Microsoft slowly seals its lips about its police toolkit
To put a lid on bloggers' speculation about police getting "backdoors" to Windows security, Microsoft is starting to hush up on the subject. In an e-mail to BetaNews on Friday, a spokesperson described COFEE as a "customizable framework."
Despite releasing a few more facts on Friday about a controversial new tool for police officers, Microsoft has now vowed to stay mum on the "exact methods" used by COFEE (Computer Online Forensic Evidence Extractor), as well as about what kinds of passwords -- OS or network, for example -- COFEE might be able to crack.
"Because COFEE is designed to be used by law enforcement officials in investigations that deal with highly sensitive evidence and information, the exact methods by which the COFEE tool works cannot be disclosed," a Microsoft spokesperson wrote, in an e-mail to BetaNews on Friday.
On the other hand, Microsoft's expanded statement to BetaNews on Friday did add some new information to the public pool of knowledge about a tool already distributed to 2,000 police around the globe.
For instance, the spokesperson described COFEE on Friday as a customizable framework, "operating from a USB storage device, that law enforcement can use to leverage publicly available forensic tools and access information on a live Windows system."
Microsoft went on to say, "Microsoft's COFEE works by being plugged into a running system where a user has already logged on. It enables law enforcement to expedite the evidence gathering process by automating over one hundred different commands that would otherwise have to be typed by hand. COFEE saves the results for later analysis, preserving information that could be lost if the computer had to be shut down and transported to a lab."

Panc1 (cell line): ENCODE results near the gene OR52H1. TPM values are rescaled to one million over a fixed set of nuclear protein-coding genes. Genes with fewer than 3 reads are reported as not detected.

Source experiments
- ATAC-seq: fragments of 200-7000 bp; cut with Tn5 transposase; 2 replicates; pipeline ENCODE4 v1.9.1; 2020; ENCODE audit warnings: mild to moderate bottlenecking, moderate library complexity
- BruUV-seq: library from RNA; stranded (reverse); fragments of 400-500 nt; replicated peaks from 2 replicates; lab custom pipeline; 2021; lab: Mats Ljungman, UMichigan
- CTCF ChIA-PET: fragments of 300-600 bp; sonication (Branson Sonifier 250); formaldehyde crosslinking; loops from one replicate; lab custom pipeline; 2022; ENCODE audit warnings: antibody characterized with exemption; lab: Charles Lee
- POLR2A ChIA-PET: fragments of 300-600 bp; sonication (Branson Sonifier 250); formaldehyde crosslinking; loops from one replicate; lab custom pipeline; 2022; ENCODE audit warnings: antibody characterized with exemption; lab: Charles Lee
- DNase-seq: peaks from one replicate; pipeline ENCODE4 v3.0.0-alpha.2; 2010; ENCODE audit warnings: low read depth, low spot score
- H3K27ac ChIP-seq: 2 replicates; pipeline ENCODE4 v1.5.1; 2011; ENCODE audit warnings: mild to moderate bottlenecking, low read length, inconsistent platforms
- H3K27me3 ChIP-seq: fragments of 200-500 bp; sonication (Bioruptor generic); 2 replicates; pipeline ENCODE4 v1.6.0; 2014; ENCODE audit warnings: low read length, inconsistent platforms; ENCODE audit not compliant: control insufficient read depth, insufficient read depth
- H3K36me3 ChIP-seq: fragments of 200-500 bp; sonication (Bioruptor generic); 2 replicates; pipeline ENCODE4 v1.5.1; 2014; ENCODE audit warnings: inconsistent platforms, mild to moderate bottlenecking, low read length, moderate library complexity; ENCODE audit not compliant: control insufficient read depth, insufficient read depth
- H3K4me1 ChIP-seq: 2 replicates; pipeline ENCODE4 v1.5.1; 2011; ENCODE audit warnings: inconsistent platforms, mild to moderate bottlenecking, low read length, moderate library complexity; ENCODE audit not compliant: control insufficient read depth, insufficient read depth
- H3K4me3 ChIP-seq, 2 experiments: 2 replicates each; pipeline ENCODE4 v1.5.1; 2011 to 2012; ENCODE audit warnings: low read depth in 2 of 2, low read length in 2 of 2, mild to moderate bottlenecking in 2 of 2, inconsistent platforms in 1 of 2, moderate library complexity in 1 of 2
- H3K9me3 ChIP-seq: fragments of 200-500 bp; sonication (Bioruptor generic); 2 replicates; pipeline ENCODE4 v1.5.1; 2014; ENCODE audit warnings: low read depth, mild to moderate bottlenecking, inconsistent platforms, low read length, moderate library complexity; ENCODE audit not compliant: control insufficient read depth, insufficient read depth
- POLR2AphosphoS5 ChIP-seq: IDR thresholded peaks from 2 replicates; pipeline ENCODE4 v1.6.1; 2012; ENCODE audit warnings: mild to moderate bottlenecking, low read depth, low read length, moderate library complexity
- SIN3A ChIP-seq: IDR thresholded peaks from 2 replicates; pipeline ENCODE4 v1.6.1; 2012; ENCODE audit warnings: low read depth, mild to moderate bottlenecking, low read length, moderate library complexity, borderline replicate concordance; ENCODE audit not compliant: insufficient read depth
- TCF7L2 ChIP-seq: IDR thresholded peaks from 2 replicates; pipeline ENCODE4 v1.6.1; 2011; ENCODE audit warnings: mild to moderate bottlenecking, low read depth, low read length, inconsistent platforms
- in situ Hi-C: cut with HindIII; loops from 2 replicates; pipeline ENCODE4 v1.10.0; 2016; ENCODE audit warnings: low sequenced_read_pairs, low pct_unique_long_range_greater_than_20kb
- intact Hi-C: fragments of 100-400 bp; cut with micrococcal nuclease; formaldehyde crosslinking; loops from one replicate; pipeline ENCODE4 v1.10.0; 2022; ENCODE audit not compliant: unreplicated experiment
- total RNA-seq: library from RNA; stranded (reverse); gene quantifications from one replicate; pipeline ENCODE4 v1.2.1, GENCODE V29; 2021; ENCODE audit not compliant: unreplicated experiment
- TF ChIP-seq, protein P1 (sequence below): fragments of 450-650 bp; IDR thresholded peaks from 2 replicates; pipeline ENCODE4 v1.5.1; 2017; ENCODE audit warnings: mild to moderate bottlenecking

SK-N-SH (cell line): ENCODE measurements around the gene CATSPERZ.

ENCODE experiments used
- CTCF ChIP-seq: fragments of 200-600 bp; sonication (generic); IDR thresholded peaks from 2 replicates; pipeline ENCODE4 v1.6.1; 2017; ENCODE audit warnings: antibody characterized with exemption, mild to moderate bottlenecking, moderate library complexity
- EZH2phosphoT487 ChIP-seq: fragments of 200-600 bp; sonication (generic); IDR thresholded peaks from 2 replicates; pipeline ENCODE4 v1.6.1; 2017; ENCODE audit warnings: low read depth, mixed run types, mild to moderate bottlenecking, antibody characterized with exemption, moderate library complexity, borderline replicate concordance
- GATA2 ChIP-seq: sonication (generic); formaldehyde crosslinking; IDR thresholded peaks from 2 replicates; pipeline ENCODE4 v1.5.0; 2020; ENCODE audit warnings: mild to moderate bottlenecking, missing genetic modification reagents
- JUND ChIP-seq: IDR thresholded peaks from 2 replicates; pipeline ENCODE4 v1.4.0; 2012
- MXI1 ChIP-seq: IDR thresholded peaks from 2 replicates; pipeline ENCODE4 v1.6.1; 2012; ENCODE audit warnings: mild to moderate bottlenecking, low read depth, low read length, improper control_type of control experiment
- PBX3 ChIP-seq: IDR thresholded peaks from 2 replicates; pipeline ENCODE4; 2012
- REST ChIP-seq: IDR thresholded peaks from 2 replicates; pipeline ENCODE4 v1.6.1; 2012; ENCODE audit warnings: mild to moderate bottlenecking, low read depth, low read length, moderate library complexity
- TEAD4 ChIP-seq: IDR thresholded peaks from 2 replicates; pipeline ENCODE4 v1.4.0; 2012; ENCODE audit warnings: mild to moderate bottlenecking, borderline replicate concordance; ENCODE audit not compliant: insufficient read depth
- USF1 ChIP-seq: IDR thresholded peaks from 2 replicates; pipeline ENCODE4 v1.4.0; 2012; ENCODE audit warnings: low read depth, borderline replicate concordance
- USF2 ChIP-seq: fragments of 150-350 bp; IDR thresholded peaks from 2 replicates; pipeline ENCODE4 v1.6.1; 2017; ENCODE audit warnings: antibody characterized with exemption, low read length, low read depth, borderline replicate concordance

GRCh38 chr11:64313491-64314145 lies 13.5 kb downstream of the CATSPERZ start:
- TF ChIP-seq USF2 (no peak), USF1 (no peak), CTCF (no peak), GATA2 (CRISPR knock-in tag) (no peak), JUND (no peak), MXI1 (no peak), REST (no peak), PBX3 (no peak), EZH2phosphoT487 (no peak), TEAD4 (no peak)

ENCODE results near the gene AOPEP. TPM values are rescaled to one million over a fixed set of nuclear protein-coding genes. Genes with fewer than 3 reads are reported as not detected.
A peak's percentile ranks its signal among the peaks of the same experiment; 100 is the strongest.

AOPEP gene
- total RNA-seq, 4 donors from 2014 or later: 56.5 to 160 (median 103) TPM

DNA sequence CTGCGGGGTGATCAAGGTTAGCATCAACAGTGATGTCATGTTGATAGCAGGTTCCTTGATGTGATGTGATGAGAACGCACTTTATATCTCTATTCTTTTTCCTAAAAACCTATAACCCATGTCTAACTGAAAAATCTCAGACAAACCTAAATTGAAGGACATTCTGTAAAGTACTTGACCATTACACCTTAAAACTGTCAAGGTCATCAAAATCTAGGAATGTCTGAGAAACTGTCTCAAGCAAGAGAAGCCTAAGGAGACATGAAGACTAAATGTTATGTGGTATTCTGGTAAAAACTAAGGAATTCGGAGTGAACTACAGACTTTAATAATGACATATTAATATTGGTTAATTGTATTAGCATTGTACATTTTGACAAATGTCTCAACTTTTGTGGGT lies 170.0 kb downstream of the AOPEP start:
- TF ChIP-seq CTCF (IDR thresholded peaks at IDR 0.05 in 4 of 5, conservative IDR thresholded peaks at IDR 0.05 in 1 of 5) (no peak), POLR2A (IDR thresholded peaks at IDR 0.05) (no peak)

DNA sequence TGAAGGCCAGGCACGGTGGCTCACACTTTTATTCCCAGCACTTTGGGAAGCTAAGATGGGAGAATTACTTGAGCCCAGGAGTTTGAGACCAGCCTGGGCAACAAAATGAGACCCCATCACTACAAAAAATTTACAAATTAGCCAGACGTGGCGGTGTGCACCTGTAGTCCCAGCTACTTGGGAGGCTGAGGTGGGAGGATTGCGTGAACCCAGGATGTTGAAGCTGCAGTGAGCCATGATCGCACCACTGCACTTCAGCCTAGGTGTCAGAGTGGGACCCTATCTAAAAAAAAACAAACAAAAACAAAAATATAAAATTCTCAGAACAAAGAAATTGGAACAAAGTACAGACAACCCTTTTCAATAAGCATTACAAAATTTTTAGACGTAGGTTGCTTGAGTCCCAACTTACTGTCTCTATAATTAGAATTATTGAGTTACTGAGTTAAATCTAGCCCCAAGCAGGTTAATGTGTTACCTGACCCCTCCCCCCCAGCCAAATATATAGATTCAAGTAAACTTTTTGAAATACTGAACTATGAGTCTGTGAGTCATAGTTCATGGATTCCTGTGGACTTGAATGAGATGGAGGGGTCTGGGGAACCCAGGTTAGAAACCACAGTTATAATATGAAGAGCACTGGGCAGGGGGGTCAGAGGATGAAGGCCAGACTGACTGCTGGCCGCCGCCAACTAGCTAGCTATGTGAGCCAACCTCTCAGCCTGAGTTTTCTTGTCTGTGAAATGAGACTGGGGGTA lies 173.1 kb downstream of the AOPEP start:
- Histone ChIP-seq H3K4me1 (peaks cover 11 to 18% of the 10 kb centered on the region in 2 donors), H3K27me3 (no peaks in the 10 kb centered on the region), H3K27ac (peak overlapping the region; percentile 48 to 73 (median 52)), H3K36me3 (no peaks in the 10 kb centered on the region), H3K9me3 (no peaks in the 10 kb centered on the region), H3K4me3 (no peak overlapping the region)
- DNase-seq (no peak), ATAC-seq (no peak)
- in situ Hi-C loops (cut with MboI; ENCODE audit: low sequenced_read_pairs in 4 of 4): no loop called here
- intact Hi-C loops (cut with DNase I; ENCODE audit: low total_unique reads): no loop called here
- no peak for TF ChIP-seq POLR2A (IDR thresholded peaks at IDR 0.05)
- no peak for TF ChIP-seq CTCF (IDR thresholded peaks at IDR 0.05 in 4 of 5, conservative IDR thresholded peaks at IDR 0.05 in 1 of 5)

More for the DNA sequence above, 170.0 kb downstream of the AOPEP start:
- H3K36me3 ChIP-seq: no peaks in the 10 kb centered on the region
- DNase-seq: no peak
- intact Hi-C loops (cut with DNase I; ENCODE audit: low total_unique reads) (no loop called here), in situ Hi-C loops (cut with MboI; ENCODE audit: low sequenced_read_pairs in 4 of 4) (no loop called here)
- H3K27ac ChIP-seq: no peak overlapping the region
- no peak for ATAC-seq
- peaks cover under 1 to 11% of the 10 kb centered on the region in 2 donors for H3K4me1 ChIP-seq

In earlier accounts, COFEE had been variously explained as either a set of software tools or a series of about 150 commands.
As previously reported, COFEE controversy started last week when some bloggers started rumors that Microsoft was handing out "backdoor keys" to Windows security. The blogs got sparked by an article published in the Seattle Times based on an interview with Brad Smith, Microsoft senior VP and general counsel. Last week, Smith gave a talk at a law enforcement conference in Seattle, where he characterized COFEE as a "Swiss army knife for law enforcement officers."
In the Times article, reporter Benjamin J. Romano wrote that COFEE can "decrypt passwords and analyze a computer's Internet activity as data stored in the computer" -- words that soon touched off tirades among several incensed bloggers.
In an update to his article, Romano said a Microsoft spokesperson had later written to him describing COFEE as "a compilation of publicly available forensics tools, such as password security auditing technologies."
Although an initial statement to BetaNews contained no mention of the password tools, a second e-mail from Microsoft provided the information that COFEE does "include password security auditing tools." Subsequently, last Thursday, BetaNews asked Microsoft to identify the kinds of passwords that might be audited or recovered by police using COFEE -- Windows OS passwords, network passwords, or application passwords, for example.
We also asked Microsoft whether the password security auditing tools mentioned by Microsoft are being premiered with COFEE, or whether they are tools which are already readily available elsewhere. Although Microsoft declined to provide more answers to this inquiry specifically, the company's response did shed a little bit more light on what COFEE is, who uses it, and how it was created.
What follows is the full text of Microsoft's final answer on COFEE, as provided to BetaNews on Friday.